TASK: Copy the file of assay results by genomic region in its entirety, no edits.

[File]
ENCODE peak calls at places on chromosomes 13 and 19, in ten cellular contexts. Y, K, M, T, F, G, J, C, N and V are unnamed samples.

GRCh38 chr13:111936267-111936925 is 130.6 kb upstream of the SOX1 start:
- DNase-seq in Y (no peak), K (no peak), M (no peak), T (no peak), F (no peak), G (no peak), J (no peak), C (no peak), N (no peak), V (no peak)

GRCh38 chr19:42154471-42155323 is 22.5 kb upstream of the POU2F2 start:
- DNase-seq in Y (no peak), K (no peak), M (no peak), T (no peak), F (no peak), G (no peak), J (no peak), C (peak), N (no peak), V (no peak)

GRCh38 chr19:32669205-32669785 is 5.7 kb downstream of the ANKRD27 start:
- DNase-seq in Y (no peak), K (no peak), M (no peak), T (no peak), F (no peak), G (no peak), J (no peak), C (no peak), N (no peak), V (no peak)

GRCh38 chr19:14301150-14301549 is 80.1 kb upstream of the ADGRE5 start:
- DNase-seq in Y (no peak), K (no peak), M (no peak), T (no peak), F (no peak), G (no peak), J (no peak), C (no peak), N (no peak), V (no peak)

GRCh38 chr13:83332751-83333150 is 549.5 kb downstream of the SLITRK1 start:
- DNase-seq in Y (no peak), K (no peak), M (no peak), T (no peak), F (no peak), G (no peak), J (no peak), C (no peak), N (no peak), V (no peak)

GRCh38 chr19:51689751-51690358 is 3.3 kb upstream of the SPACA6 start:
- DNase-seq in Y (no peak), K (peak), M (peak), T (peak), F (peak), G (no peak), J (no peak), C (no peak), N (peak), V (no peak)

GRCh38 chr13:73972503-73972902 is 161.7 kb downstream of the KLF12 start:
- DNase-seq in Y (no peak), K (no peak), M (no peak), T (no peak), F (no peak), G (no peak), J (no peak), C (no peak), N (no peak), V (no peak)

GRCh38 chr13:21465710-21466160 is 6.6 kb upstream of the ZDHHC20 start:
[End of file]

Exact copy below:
ENCODE peak calls at places on chromosomes 13 and 19, in ten cellular contexts. Y, K, M, T, F, G, J, C, N and V are unnamed samples.

GRCh38 chr13:111936267-111936925 is 130.6 kb upstream of the SOX1 start:
- DNase-seq in Y (no peak), K (no peak), M (no peak), T (no peak), F (no peak), G (no peak), J (no peak), C (no peak), N (no peak), V (no peak)

GRCh38 chr19:42154471-42155323 is 22.5 kb upstream of the POU2F2 start:
- DNase-seq in Y (no peak), K (no peak), M (no peak), T (no peak), F (no peak), G (no peak), J (no peak), C (peak), N (no peak), V (no peak)

GRCh38 chr19:32669205-32669785 is 5.7 kb downstream of the ANKRD27 start:
- DNase-seq in Y (no peak), K (no peak), M (no peak), T (no peak), F (no peak), G (no peak), J (no peak), C (no peak), N (no peak), V (no peak)

GRCh38 chr19:14301150-14301549 is 80.1 kb upstream of the ADGRE5 start:
- DNase-seq in Y (no peak), K (no peak), M (no peak), T (no peak), F (no peak), G (no peak), J (no peak), C (no peak), N (no peak), V (no peak)

GRCh38 chr13:83332751-83333150 is 549.5 kb downstream of the SLITRK1 start:
- DNase-seq in Y (no peak), K (no peak), M (no peak), T (no peak), F (no peak), G (no peak), J (no peak), C (no peak), N (no peak), V (no peak)

GRCh38 chr19:51689751-51690358 is 3.3 kb upstream of the SPACA6 start:
- DNase-seq in Y (no peak), K (peak), M (peak), T (peak), F (peak), G (no peak), J (no peak), C (no peak), N (peak), V (no peak)

GRCh38 chr13:73972503-73972902 is 161.7 kb downstream of the KLF12 start:
- DNase-seq in Y (no peak), K (no peak), M (no peak), T (no peak), F (no peak), G (no peak), J (no peak), C (no peak), N (no peak), V (no peak)

GRCh38 chr13:21465710-21466160 is 6.6 kb upstream of the ZDHHC20 start: